I have used the earth.nullschool.net archive to zoom in on a surface wind map of Fiji area, with a white overlay of CAPE. The CAPE is high all the way between Fiji and Samoa, so does seem to over some warning of squalls, albeit rather vague and imprecise. I suspect that if we had more incoming data, the CAPE view would also be more precise. In the meantime, all I can offer to those afflicted by that thumping, is that weather is a mix of pattern and chaos. Our following of the pattern is vaguer than the reality of the chaos.

 

TROPICS

Off the western Mexico coast we have tropical storm ALETTA and BUD.

Travelling northeast past Japan we have TC MALIKSI and in the China Sea we have Tropical depression EWINIAR

 

If we compare the past week’s rain map with the previous week we can see a build-up of activity over India to Indonesia/Vietnam, along the ITCZ across the North Pacific and Panama, and also along the SPCZ especially near Fiji.

– see trmm.gsfc.nasa.gov/trmm_rain/Events/big_global_accumlation.gif

 

WEATHER ZONES

SPCZ=South Pacific Convergence zone.

The SPCZ is expected to stay put from Solomon island to Vanuatu to southern Fiji. There may be an arm of extra convection from Tuvalu to Tokelau and possibly to Tuamotu Islands. It is expected to have another quiet week between Tahiti and Tonga

 

Subtropical ridge (STR)

A High over southern New Zealand on Monday is expected to travel northeast to east of NZ towards 35S 120W by end of the week. There may be enhanced trade winds between 10 and 20S to north of this high from mid-week.

Next HIGH from the west is expected to enter the Tasman Sea around Thu 21 June—a long way away

 

Around Tasman Sea, NZ to tropics /FP

LOW1 approaching NZ from the north is expected to curve westwards and cross the Auckland area on Tuesday. It has strong winds and rain tied up with its warm front in its dangerous quadrant (southeast of centre) and this is expected to affect the Gisborne area, which is vulnerable and flood-prone due to heavy rain last week.

There is another Low, Low2, near Lord Howe Island tonight, and this is expected to go northeast and fade.

 

This means that after Low1 gets south of Northland, there is a reasonable window of opportunity for sailing north to the tropics---the voyage will encounter a zone of lights winds near 30S.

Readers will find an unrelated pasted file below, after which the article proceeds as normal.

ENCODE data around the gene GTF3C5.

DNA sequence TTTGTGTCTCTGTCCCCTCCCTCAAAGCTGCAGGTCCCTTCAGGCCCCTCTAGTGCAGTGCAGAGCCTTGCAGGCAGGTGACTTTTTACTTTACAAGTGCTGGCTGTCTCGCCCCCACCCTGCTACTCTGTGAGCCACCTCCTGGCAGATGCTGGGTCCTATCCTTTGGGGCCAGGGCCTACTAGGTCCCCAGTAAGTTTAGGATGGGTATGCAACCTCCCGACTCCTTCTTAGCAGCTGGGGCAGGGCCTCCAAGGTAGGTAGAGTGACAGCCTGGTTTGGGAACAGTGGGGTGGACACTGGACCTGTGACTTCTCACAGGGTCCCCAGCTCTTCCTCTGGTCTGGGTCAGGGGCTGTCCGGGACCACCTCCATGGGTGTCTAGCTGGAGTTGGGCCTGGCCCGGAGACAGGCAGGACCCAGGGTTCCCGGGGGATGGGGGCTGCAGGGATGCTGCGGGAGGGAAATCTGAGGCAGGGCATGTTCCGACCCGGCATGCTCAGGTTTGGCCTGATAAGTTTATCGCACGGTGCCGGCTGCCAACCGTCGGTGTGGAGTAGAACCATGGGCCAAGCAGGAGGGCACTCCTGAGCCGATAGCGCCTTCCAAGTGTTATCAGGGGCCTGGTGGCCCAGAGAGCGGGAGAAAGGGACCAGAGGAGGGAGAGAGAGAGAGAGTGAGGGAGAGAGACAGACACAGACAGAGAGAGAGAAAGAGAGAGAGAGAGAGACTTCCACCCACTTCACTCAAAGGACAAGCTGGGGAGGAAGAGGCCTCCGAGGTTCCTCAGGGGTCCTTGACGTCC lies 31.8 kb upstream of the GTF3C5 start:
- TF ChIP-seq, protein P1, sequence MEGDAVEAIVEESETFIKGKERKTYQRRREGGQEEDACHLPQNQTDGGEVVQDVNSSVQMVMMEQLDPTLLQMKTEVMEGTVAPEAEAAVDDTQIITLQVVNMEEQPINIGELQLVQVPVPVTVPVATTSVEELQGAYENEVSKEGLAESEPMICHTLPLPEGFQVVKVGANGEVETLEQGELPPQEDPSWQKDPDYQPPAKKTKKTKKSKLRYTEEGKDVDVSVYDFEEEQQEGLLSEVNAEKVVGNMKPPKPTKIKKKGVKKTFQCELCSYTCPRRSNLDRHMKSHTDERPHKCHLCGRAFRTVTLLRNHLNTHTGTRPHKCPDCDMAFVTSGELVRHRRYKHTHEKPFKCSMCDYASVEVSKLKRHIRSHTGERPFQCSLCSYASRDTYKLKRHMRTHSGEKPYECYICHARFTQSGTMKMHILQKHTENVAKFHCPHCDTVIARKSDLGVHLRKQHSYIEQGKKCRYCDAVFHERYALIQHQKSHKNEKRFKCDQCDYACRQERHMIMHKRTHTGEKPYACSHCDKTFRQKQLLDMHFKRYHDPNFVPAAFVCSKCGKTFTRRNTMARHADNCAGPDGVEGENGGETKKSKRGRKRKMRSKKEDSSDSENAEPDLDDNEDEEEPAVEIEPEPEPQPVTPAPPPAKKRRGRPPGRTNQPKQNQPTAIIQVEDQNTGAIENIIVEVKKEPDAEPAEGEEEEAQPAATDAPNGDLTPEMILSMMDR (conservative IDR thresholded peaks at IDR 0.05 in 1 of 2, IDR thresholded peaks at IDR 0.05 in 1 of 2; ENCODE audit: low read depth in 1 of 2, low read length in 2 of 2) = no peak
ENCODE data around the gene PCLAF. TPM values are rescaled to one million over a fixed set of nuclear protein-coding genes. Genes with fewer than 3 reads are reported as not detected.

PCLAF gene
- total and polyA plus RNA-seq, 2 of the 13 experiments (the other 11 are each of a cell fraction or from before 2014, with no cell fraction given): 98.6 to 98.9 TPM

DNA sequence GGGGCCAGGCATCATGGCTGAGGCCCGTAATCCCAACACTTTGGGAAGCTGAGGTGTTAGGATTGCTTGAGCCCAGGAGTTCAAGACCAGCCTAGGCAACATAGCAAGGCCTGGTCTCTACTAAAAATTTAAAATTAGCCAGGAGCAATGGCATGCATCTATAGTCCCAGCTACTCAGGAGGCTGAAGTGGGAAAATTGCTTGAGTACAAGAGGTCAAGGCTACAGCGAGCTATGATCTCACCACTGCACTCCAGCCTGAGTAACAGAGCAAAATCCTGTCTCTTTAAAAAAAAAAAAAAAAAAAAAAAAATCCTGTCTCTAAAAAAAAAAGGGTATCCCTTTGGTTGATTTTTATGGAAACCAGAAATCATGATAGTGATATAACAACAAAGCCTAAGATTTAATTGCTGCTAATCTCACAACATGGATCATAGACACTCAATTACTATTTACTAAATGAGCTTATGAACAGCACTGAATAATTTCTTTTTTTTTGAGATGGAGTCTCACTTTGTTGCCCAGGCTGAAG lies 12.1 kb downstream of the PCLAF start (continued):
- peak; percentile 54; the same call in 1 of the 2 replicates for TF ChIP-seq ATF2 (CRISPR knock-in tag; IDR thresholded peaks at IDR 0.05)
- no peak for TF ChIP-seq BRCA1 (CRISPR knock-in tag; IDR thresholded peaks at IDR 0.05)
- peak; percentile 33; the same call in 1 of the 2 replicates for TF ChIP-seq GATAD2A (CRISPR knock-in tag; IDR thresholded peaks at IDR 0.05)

Another trough is expected to travel east across the Tasman Sea on Saturday reaching South Island on Sunday and North Island on Monday 18 June. Preceded by strong NW winds—finally a good direction for kayaker Scott Donaldson attempting to Kayak across the Tasman Sea (with me watching the weather) Sadly Scott got caught in an eddy loop last week and it has taken a week to get out of it. Follow Scott’s progress at tasmankayak.com/

 

Australia to tropics

There is a good opportunity this week, with LOW2 until is around until Tuesday and with the trough approaching from the west until Friday.

 

Galapagos /Marquesas

From Galapagos area to Marquesas, departure can be any time this week. Best path for avoiding direct down-windsailing is to go to 10S 130W, then go direct.

 

Tahiti to Tonga

South Pacific convergence zone is well to the north this week, and route is clear of any strong convection. Expect ESE winds over 20 knots between 10 and 18S from 12 to 15June with 2m+ swells as HIGH passes to the south.

 

>>>>>>>>>>>>>>>>>>>>>>>>>>>>>>>>>>>>>>>>>>>>>>>>>>>>>>> 

If you would like more detail for your voyage, then check metbob.com to see what I offer.

Or Facebook at /www.facebook.com/metbobnz/

Weathergram with graphics is at metbob.wordpress.com (subscribe/unsubscribe at bottom).

Weathergram archive (with translator) is at weathergram.blogspot.co.nz.

Contact is bob@metbob.com or txt 6427 7762212

>>>>>>>>>>>>>>>>>>>>>>>>>>>>>>>>>>>>>>>>>>>>>>>>>>